This afternoon I started a project that I’d been meaning to do for a while now, writing my own image gallery script. I have done similar systems before (see my PhotoLounge, for instance), but I had an idea recently for something a bit more like the way Google Images displays its images. I’ve actually almost finished it now, save for a bit more refining and some aesthetic improvements, but the basic core of the system is there. The code will now display all jpg images in a specified folder, creating thumbnails if they are not already present.

The thumbnails generation really is the clever bit. First of all the script goes through the whole of the folder of images you give it, and for each one looks to see if there as a thumbnail for it already there. If there isn’t, it creates one. This is done using the GD library in PHP, first getting the original image size with imagesx() and imagesy(), scaling appropriately (maximum thumbnail size of 120px, either in width or height depending on aspect ratio), creating a resampled image using imagecopyresampled() and saving with imagejpeg() (having already checked to make sure the thumbs folder exists, and creating it if it doesn’t).

For those for whom all of this is a foreign language, I apologise. You can, however, see a demonstration of this code so you can see for yourself what is going on – there’s the main gallery script, which generates a basic output, and also a container page that calls the gallery script and formats it nicely with some neat CSS. Next on the to-do list will be to refine the formatting slightly, add in some additional information about the image, and test the whole thing in some more browsers to make sure it’s all working as it should.

Whether I’ll use this on my PhotoLounge remains to be seen, as I quite like it as it is for now. But I may end up pulling in the script for various clients of mine who want galleries on their web sites, as this will be an easy and effective way of doing it. No complicated setup, no database to worry about, just upload some photos and the script will handle the rest. It would even be possible to generate mid-res versions too if there was a need for it, so you would click on the thumbnail to get a bigger preview, then on something else to download the whole thing in all its glory.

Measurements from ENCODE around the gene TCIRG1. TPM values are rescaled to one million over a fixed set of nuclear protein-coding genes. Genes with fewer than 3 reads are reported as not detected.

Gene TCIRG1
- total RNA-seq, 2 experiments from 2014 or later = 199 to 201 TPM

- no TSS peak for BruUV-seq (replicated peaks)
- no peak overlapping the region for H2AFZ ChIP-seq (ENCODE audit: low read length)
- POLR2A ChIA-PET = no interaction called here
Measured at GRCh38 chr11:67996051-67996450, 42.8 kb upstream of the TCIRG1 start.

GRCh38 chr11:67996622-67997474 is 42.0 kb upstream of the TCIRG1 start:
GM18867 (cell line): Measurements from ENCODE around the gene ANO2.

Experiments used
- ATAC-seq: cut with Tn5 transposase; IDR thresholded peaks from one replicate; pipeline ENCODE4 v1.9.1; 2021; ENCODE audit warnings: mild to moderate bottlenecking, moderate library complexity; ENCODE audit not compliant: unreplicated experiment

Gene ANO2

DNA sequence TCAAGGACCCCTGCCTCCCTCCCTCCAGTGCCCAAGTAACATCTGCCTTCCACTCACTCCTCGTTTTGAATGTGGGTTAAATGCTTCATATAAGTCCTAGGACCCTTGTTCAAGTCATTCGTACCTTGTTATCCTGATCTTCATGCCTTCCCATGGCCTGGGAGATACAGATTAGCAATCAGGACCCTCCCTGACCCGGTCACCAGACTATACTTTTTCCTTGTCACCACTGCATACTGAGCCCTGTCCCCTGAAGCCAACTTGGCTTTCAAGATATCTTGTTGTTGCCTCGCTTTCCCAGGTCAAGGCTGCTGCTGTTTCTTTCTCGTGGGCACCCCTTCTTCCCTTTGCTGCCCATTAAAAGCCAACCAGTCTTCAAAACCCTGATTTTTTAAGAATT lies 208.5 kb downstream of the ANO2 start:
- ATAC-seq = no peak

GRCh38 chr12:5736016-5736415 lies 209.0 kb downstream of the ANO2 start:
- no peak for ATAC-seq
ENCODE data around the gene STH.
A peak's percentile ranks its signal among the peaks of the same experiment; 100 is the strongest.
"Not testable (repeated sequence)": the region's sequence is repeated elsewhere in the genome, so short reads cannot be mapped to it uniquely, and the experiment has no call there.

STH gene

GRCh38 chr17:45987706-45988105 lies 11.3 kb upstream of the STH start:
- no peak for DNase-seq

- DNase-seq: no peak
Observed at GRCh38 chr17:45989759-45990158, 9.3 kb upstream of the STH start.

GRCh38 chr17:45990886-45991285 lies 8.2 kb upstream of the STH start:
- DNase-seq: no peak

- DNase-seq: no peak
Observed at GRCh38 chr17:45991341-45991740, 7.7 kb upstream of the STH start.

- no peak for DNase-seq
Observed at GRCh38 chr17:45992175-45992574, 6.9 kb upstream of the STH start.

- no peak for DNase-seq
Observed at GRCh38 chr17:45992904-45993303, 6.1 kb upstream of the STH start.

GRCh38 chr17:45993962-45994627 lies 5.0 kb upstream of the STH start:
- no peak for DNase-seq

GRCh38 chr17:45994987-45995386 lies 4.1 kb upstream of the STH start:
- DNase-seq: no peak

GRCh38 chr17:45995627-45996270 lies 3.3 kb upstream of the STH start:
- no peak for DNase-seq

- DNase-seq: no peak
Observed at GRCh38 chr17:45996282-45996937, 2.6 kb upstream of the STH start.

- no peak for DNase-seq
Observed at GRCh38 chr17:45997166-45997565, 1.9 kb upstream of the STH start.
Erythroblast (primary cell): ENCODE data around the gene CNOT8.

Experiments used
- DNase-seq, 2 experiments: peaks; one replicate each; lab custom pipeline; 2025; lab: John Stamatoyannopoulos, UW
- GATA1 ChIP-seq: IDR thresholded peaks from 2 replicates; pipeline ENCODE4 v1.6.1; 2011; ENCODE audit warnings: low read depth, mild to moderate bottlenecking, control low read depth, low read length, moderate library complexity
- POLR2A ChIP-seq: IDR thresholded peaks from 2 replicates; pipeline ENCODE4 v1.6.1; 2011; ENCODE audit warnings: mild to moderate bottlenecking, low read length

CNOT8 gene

Categories: Technology


Simon · 2 November 2006 at 9:12 pm

Sounds great! I’d be very interested in getting a copy for my website when it is complete – if the price is right!

Phill · 3 November 2006 at 9:57 am

Nice, Matthew — I’ve been looking for something like that for the Fordham website. It would be good to have something simple without having to worry about creating databases and such things… (when it comes to photo galleries, my thinking is that simple is almost better. And if you have a large number of photos, uploading them all via FTP is a good idea, which you can’t always do with database-based photo galleries).

Matthew · 3 November 2006 at 1:01 pm

I’ve just been doing a bit more tweaking, adding in pagination (you can set how many pictures to display on each page) and generally tidying up the display slightly. The idea is that the main gallery script gives you a very basic unformatted output, which you include in another page which handles the layout and formatting through CSS. This should make it pretty powerful, because you can use exactly the same gallery code and display it differently depending on what you want to do with it. For instance, you could show one picture per page if you wanted to, like a slideshow.

If people are interested, I might release this as a Beta so you can try it out for yourself! It’s not complicated, but it can be quite powerful if you know what you’re doing.

Phill · 3 November 2006 at 1:45 pm

Yeah that would be cool 🙂

JRB Technology · 14 November 2006 at 11:58 pm

on display in the gallery…

I made a WordPress plug-in today that lets me upload an image everytime I post. It automatically scales the image to the width I specify ( 150 in this case ) and also lowers the quality by 10%. This way I can focus more on writing in this blog, then sc…

Leave a Reply

Your email address will not be published. Required fields are marked *

This site uses Akismet to reduce spam. Learn how your comment data is processed.